When the headliners hit the stage, everyone stood up. I had my camera, but I couldn’t see much. Gradually I rose, first standing on the cushioned theater seat, which felt too unstable, then finally balancing with one foot on each armrest. Maati, beside me, was doing the same, and so were more and more of the audience, a rickety swarm of human beings swaying, shaking, and jostling one another. It wasn’t a floor where you could jump around, pogo, and play bumper cars with one another, but the energy crackled through the crowd all the same.
The Clash were all over the stage, racing around, jumping and throwing shapes like a sped-up film of an excited teenage boy practicing guitar in front of a mirror. They looked impeccably cool. Of course they opened the show with “I’m So Bored With The U.S.A.”; how could they resist? The audience of Americans sang along joyfully. The band played sloppier than on the records and Joe Strummer’s lyrics were even more garbled than usual, but hell, it sounded just like the Clash. The power of the music overcame our uncomfortable, even dangerous footing, and it felt as if gravity was suspended for a moment. If this was how they sounded in this inappropriate venue, the show at the temple was bound to be unbelievable.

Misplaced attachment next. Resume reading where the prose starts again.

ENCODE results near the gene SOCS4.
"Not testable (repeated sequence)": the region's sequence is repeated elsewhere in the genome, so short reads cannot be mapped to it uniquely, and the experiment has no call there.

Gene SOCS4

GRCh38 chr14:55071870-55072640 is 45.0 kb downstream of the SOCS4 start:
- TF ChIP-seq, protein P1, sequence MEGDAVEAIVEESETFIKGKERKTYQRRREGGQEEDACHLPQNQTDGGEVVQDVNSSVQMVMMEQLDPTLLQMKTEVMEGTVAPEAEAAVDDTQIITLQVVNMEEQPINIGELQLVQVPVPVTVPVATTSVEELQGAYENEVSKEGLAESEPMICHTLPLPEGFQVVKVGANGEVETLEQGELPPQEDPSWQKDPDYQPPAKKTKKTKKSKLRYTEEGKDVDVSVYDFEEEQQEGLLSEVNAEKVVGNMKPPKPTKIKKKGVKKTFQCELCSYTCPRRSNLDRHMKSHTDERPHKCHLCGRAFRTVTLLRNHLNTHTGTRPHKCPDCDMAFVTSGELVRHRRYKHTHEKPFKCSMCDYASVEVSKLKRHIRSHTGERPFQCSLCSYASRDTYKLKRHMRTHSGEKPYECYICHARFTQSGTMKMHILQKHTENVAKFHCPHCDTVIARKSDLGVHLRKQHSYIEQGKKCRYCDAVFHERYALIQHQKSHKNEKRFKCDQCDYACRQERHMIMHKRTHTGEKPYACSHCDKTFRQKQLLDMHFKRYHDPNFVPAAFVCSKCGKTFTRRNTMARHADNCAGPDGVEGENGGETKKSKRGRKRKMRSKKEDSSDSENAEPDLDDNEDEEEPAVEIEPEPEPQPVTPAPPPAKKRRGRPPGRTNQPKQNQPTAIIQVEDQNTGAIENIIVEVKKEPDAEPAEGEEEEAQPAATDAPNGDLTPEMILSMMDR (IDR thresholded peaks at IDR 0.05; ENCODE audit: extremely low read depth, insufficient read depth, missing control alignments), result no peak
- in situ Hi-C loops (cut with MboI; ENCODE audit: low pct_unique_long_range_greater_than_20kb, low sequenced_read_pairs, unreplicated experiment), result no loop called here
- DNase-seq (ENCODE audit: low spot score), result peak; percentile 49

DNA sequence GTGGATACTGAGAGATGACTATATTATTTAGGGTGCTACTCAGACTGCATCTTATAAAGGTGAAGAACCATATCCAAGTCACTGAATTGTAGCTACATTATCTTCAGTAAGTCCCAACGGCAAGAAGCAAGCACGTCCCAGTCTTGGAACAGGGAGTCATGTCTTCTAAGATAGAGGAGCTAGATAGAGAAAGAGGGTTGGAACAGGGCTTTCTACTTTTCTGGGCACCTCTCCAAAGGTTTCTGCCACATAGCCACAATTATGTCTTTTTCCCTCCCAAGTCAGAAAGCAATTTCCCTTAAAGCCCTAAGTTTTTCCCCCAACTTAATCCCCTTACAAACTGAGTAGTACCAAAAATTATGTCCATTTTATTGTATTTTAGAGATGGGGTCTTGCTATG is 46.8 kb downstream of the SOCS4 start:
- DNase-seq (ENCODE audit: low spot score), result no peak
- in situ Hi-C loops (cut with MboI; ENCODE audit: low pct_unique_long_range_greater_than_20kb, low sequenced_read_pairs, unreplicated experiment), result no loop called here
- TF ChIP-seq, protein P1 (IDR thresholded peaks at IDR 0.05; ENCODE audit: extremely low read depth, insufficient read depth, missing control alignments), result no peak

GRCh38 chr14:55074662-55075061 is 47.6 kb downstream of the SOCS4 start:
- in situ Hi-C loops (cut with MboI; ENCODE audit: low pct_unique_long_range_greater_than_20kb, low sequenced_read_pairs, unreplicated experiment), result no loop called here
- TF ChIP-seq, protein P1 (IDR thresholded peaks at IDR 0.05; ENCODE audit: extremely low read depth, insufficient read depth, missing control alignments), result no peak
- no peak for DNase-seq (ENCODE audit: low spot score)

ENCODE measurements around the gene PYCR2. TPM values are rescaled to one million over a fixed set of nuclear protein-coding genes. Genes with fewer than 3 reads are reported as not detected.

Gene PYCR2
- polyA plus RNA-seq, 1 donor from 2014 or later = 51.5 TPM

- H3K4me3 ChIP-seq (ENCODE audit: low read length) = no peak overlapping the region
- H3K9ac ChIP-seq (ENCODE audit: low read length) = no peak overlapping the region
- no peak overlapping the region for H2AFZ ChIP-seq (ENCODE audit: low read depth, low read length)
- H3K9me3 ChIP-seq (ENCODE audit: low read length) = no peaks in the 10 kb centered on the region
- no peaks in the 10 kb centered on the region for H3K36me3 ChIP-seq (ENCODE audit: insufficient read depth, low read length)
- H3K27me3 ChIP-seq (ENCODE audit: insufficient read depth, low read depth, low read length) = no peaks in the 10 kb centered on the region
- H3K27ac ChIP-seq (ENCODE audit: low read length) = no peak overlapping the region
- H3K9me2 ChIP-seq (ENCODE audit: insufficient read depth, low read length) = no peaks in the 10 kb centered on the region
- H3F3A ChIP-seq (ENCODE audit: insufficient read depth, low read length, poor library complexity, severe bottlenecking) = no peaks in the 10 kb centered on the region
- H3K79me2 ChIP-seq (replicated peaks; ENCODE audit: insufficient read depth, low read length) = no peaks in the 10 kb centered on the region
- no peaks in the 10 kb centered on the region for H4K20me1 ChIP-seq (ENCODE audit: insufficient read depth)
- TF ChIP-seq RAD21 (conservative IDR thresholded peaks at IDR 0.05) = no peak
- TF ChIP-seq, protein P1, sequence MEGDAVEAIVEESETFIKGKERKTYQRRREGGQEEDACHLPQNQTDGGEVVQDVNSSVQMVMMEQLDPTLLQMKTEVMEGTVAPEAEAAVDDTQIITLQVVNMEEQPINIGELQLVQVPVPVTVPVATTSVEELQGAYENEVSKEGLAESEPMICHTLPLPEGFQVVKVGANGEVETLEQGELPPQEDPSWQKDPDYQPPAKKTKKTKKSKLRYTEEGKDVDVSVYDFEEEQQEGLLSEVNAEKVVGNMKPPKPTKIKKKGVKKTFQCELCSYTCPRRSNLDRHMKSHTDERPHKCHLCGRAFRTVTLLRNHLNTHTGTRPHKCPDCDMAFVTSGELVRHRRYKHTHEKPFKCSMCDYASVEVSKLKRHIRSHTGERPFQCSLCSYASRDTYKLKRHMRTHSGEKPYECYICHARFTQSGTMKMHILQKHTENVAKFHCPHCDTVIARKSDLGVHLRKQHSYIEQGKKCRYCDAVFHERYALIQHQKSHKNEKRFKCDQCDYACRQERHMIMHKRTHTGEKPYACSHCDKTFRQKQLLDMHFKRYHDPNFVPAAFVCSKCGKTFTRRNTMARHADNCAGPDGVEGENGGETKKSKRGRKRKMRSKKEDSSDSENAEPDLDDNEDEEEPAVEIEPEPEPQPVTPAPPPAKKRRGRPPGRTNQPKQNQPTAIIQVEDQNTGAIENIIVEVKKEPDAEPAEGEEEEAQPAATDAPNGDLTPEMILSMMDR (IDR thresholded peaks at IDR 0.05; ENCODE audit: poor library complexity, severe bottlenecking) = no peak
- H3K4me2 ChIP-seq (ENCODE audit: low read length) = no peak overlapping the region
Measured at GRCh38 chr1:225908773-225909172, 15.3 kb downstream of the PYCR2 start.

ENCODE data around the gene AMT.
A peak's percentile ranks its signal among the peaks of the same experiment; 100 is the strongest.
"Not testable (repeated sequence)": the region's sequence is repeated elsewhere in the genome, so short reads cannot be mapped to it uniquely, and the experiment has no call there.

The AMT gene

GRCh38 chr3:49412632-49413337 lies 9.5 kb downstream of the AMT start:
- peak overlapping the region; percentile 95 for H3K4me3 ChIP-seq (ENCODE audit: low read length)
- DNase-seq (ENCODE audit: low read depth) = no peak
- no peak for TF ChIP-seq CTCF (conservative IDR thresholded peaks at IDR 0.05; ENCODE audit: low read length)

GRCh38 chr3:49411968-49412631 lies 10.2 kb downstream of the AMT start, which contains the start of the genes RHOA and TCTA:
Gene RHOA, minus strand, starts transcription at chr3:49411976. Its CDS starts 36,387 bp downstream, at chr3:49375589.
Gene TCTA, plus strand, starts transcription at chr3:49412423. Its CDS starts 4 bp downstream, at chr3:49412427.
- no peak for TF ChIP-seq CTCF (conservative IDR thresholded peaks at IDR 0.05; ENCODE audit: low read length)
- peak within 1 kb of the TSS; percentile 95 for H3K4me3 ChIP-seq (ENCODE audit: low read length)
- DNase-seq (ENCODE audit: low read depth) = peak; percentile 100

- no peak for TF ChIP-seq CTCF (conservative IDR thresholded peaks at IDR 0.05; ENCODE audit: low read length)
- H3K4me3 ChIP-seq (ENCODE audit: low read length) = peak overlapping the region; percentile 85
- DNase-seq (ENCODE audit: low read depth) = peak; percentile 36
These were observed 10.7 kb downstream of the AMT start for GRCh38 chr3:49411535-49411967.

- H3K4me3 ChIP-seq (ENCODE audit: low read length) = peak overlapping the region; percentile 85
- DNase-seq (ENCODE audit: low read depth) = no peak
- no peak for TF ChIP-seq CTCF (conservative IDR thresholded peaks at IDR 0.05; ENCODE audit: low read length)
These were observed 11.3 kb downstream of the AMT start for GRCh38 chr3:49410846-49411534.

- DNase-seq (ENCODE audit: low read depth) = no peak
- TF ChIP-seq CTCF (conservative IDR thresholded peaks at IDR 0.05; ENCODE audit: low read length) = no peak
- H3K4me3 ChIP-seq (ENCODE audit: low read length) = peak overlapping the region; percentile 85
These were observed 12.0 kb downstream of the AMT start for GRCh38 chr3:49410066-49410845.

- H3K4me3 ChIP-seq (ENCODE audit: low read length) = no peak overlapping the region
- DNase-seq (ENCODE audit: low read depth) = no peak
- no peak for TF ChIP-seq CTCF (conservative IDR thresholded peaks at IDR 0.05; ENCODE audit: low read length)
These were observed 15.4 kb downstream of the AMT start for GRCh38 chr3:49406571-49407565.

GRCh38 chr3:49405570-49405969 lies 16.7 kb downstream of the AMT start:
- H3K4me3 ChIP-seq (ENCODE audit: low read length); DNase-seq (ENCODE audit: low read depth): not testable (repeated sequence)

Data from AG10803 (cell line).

Maati, Annie, and I headed up front afterwards. Using the press pass Maati had obtained (for the brilliant, seminal Santa Cruz-based fanzine City Of The Dead, which only existed in our own minds, but would have been absolutely fantastic if we had ever gotten off our asses and actually put one out), we talked our way backstage. The excitement trumped my shyness and I felt ready to exchange a few words with the great Joe Strummer.